Mrs Elizabeth De-Souza, Northern Regional Director of Education has attributed the poor performance in education to poor supervision, and suggested the need for directors of education and circuit supervisors to help improve performance.
She called on the leadership of the Ghana Education Service to ensure that there is massive improvement in the performance of students as way of alleviating poverty.
Mrs De-Souza made this know in an interview with the Ghana News Agency on the sidelines of an educational review forum, held on Thursday in Tamale.
The forum, which was dubbed: “Planning to Achieve Improved Performance in Education” was organised by the Campaign for Female Education, (CAMFED) a non-governmental organisation, working towards education of the girl- child in the country.
It brought together district educational directors and girl education officers from Northern, Upper West and Central Regions to discuss, share ideas and develop efficient and effective measures to improve performance in education.
Mrs De-Souza said the region have many educational challenges such as poor reading habits among pupils which could have been checked at the lower levels of basic education.
She said reading could be used as a yardstick to promote children as was done some time ago to measure reading skills and competence.
Mrs Deloris Dickson, Executive Director of CAMFED said, her outfit had rolled out many programmes that sought to educate, protect, respect and value every girl child to grow to realise her full potential for a better future.
She said beneficiaries of the programme would be assisted with basic needs such as books, uniforms and other logistics to retain them in school and also bring other benefits to them as individuals, their families and their communities.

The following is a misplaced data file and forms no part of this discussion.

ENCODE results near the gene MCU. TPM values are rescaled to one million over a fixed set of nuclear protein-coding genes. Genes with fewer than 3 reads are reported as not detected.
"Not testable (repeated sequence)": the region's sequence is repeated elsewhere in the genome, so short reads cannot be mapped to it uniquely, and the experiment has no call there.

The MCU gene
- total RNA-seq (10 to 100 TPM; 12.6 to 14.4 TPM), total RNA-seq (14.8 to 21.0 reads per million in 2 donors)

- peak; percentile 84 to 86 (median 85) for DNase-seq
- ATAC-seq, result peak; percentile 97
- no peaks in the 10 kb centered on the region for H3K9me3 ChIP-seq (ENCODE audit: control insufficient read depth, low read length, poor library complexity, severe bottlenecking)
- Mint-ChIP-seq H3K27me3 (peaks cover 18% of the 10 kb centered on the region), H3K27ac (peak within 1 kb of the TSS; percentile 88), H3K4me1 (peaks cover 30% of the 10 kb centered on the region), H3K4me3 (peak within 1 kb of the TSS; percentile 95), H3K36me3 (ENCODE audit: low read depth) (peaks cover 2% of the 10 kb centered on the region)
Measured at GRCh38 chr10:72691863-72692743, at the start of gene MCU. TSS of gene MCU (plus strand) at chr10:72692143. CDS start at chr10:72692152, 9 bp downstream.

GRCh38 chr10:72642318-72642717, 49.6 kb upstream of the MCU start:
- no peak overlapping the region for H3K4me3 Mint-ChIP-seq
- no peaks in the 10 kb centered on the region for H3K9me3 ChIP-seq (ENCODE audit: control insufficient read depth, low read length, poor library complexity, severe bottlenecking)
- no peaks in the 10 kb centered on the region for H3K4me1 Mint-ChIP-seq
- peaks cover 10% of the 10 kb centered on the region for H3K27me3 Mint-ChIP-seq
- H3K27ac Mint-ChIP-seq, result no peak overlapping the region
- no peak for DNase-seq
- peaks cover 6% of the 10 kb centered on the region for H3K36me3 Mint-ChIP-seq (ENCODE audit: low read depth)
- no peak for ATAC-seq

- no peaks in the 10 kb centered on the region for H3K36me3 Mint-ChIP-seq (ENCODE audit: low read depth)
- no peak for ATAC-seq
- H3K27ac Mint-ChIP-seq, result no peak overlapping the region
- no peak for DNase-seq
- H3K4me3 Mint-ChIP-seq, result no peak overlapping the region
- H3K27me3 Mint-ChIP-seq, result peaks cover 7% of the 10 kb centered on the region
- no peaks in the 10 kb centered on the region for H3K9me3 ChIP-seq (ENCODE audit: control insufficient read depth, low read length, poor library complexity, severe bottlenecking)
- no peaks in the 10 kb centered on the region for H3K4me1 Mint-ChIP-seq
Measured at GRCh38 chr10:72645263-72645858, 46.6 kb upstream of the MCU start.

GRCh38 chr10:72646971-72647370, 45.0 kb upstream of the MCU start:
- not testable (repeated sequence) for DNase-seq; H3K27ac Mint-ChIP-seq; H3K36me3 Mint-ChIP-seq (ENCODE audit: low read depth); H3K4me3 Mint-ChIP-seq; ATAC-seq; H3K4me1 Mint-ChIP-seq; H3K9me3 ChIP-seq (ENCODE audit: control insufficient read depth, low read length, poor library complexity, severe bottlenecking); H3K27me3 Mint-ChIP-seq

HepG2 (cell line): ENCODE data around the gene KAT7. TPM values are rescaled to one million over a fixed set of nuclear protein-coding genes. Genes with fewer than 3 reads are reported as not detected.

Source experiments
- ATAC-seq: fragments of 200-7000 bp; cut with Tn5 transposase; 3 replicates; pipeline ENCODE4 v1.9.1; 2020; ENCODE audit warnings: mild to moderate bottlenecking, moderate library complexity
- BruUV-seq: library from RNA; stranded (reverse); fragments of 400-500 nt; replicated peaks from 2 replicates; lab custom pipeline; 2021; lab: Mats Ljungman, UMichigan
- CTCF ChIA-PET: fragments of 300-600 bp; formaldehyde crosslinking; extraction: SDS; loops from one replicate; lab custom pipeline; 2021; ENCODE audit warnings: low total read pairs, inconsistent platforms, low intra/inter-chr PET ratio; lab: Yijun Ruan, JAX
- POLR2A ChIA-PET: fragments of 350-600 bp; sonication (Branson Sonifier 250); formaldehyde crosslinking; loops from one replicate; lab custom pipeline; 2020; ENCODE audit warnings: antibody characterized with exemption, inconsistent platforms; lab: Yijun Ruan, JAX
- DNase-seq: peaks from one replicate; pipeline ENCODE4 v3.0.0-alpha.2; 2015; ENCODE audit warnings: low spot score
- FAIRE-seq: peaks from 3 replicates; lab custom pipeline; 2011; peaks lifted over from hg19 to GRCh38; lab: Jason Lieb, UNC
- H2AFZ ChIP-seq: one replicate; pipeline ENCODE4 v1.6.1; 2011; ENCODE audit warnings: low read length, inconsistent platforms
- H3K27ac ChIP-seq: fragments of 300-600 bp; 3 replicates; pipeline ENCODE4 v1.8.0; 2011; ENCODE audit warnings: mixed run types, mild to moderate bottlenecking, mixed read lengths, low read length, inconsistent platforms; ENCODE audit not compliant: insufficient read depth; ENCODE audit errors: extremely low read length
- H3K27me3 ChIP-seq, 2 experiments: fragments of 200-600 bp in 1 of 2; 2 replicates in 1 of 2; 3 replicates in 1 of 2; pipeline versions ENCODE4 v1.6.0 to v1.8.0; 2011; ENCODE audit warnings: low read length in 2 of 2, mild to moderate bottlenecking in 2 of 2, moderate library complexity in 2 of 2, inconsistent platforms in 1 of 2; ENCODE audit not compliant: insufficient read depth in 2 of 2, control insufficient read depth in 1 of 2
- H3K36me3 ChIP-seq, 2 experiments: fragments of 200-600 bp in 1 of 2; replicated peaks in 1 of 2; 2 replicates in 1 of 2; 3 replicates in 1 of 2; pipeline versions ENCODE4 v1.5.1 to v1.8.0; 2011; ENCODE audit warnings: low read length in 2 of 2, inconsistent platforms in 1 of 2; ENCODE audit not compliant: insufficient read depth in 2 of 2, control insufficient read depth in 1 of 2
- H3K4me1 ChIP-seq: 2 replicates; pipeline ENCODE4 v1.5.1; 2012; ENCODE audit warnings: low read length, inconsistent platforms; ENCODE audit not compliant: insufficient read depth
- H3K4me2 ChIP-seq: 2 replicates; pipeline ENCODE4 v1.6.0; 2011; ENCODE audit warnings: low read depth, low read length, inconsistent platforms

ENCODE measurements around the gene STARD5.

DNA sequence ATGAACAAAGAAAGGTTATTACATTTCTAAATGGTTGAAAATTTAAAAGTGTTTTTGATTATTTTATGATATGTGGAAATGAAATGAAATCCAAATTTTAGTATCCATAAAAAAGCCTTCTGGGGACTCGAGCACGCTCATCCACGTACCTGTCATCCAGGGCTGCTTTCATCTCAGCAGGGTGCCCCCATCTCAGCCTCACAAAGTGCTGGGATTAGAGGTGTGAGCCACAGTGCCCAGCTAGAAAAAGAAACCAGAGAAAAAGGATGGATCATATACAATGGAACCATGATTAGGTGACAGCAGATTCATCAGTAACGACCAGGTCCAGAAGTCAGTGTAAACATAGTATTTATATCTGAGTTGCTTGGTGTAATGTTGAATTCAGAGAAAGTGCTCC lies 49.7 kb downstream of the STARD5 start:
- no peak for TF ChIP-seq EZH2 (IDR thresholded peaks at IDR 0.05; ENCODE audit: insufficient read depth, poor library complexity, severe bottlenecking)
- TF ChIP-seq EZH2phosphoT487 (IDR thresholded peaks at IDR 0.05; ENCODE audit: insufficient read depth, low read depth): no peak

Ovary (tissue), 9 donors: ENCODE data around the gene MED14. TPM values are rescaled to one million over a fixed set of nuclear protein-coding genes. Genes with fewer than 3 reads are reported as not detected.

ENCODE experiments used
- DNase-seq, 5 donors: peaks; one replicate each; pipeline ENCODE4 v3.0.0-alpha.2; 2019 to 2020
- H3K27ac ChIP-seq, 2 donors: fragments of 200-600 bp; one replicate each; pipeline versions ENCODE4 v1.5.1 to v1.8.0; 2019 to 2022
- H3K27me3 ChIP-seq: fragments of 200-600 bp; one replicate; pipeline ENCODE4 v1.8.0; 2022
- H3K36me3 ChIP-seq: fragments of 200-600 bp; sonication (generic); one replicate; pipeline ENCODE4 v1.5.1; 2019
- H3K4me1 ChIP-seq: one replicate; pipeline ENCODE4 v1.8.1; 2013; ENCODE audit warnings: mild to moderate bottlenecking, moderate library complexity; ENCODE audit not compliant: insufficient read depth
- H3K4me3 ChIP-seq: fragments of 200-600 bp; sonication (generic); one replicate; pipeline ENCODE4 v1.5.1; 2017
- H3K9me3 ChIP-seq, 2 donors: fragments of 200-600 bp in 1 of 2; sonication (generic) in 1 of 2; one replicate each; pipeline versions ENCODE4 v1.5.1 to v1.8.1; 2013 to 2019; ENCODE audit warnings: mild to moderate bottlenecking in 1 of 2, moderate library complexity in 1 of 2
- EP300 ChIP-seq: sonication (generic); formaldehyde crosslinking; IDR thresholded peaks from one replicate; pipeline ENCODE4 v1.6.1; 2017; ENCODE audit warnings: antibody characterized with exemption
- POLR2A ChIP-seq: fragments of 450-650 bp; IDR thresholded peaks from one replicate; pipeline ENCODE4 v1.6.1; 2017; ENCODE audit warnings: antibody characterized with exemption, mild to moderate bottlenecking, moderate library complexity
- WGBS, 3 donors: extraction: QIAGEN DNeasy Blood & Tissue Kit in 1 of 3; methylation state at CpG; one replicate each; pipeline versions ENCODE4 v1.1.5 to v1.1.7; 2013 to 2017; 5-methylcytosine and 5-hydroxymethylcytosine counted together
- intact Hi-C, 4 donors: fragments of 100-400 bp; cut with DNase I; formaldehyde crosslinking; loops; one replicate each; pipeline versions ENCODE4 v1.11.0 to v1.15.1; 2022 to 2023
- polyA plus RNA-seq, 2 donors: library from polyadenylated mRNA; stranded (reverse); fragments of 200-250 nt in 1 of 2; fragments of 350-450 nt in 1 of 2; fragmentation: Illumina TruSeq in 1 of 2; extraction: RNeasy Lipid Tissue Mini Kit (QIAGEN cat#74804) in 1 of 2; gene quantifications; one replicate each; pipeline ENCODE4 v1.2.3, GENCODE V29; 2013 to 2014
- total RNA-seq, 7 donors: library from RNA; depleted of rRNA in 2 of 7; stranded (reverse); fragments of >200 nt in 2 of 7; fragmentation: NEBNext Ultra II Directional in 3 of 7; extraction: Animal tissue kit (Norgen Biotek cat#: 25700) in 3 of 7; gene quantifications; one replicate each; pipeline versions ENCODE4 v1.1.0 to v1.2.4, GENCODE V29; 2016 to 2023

Mrs Dickson explained that the organisation had other female initiatives aimed at increasing women’s control over resources to commensurate with the National Strategy for Financial Literacy, a programme being implemented by the Ministry of Finance and Economic Planning.
Mr Justin Darkorah, Bunkpurugu-Yunyoo District Director of Education indicated that the district is facing numerous challenges with most parents in the District preferring to train their children to take up farming rather than sending them to school.
He noted that the habit of parents withdrawing their children from school for farming activities or for other reasons is crippling the District’s quest of enrolling all children of school going age under the free, compulsory basic education programme.
Mr Dakorah said, the directorate in collaboration with other stakeholders had resolved to resort to the old system of visiting pupils in their homes to ascertain why they did not show up in school.
“Some of our measures to improve education includes embarking on a vigorous enrolment drive and retention of children in school, sensitisation of all stakeholders especially parents and chiefs to realise the importance of education and making teaching and learning attractive,” he said.
Mr Darkorah stressed that due to poverty, many of the indigenes did not aspire for higher educational laurels, while many others frequently migrated to the South in search of non existing jobs.
Some of the innovations suggested to help improve education included night extra classes, rotating circuit supervisors, strengthening of school management and oversight committees.
Other measures include encouraging pupils, especially female children to set targets to guide them, mentoring and modelling, instituting bye-laws to ban school children from attending funerals and imposing sanctions on teachers who regularly absent themselves from school. GNA